Warrior Kings and Savvy Abbots: The Cross of the Scriptures, Clonmacnoise

Clonmacnoise - Replica of the Cross of the Scriptures - IrelandWarrior Kings and Savvy Abbots: The Cross of the Scriptures, Clonmacnoise

By Margaret M. Williams

Avista Forum, Volume 12 Number 1 (1999)

Introduction:┬áThe Annals of the Four Masters tell us that, in “the Age of the World, 3664” (c. 1530 B.C.E.), Eochaidh Eadghadhach devised a grammar of Irish garments:

“He was called Eochaidh Eadghadhach (Eochaidh the clothes designer) because it was by him the variety of color was first put on clothes in Ireland, to distinguish the honour of each by his raiment, from the lowest to the highest. Thus was the distinction made between them: one colour in the clothes of slaves; two in the clothes of soldiers; three in the clothes of goodly heroes, or young lords of territories; six in the clothes of ollavs (chief professors); seven in the clothes of kings and queen.”

Although it is unlikely that Eochaidh’s exacting system was meticulously adhered to over the course of centuries, it is clear that the color, design, and quality of a person’s attire were unmistakable visual indicators of gender, rank, and occupation in ancient and medieval Ireland. Not only did the language of dress determine the character of social interaction, but the depiction of familiar costumes in the visual arts also participated in a subtle cultural dialogue. This paper offers a new pespective on the depiction of four figures in elegant costumes on the Cross of the Scriptures at Clonmacnois. These images have frequently been cited as empirical evidence for the appearance of elite Irish dress prior to the twelfth-century Anglo-Norman invasion. While both written and archaeological evidence support this claim, the carvings are not simply direct translations of Irish fashions into stone. As I will demonstrate, the figures’ elaborate costumes both reflected and reinforced the communicative role of dress in early medieval Irish culture.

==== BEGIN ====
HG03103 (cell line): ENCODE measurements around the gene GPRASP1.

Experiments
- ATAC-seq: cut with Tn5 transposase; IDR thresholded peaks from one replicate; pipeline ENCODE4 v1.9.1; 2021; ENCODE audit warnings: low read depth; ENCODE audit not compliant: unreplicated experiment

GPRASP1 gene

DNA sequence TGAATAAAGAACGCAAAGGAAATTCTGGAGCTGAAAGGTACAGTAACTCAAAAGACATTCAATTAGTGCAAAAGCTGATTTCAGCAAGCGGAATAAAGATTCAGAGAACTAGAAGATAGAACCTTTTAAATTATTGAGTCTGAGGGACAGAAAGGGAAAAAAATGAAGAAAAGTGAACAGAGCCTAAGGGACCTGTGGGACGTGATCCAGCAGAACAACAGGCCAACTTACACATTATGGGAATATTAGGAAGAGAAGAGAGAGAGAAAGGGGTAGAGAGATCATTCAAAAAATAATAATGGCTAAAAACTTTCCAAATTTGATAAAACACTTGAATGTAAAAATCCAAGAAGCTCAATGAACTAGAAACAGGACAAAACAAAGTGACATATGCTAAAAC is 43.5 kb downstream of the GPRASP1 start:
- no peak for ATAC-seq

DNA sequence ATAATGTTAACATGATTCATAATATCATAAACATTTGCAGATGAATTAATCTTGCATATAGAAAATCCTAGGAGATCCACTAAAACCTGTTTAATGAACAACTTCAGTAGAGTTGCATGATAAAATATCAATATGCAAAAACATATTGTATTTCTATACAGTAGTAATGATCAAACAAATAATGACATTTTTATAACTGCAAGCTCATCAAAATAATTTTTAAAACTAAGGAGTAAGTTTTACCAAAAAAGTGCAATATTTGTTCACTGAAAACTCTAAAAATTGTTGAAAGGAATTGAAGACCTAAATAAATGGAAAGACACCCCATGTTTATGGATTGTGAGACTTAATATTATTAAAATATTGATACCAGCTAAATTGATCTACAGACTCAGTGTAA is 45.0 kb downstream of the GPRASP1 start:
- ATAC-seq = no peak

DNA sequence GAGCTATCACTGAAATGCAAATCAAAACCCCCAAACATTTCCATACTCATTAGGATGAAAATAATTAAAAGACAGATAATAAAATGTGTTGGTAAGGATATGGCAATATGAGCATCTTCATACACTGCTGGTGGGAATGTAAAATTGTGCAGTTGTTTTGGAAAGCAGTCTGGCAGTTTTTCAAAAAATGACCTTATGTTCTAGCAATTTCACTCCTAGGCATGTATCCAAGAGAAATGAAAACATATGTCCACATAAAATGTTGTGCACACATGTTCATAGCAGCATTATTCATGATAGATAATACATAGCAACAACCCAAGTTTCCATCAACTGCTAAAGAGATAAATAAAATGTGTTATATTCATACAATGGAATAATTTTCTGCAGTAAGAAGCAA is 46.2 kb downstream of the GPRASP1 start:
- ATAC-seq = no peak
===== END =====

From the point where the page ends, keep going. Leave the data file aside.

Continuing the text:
The figures in question appear in two of the reliefs that adorn the cross’s east face. In the lowermost panel, an individual in a long, richly ornamented tunic and cloak turns to face a bearded man with a shorter garment and a large, Danish-type sword. A slender cylindrical object that appears to be a staff or vine divides the scene. Both men grasp the central object and step towards it in a gesture of collaboration. In the panel directly above, two bearded figures wear long, close-fitting tunics and cloaks fastened with prominent ring brooches. Large swords hang from their belts and they appear to be passing an oblong object between them, a gesture of cooperation similar to the one in the image below.

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